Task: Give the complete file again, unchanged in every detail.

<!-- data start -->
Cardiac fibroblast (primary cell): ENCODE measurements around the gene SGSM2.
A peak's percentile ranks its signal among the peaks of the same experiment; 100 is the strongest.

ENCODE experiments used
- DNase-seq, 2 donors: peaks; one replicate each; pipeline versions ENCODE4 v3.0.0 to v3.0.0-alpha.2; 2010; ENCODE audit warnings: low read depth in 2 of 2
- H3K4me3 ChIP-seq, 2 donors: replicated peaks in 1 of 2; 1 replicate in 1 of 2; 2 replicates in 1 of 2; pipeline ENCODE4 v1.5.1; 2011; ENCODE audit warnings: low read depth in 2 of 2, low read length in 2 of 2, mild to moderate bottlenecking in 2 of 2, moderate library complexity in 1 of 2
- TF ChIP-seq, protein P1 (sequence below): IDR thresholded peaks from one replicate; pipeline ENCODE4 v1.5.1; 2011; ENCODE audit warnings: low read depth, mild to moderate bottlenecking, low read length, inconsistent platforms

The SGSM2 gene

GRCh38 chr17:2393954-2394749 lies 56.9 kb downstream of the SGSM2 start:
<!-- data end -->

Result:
Cardiac fibroblast (primary cell): ENCODE measurements around the gene SGSM2.
A peak's percentile ranks its signal among the peaks of the same experiment; 100 is the strongest.

ENCODE experiments used
- DNase-seq, 2 donors: peaks; one replicate each; pipeline versions ENCODE4 v3.0.0 to v3.0.0-alpha.2; 2010; ENCODE audit warnings: low read depth in 2 of 2
- H3K4me3 ChIP-seq, 2 donors: replicated peaks in 1 of 2; 1 replicate in 1 of 2; 2 replicates in 1 of 2; pipeline ENCODE4 v1.5.1; 2011; ENCODE audit warnings: low read depth in 2 of 2, low read length in 2 of 2, mild to moderate bottlenecking in 2 of 2, moderate library complexity in 1 of 2
- TF ChIP-seq, protein P1 (sequence below): IDR thresholded peaks from one replicate; pipeline ENCODE4 v1.5.1; 2011; ENCODE audit warnings: low read depth, mild to moderate bottlenecking, low read length, inconsistent platforms

The SGSM2 gene

GRCh38 chr17:2393954-2394749 lies 56.9 kb downstream of the SGSM2 start: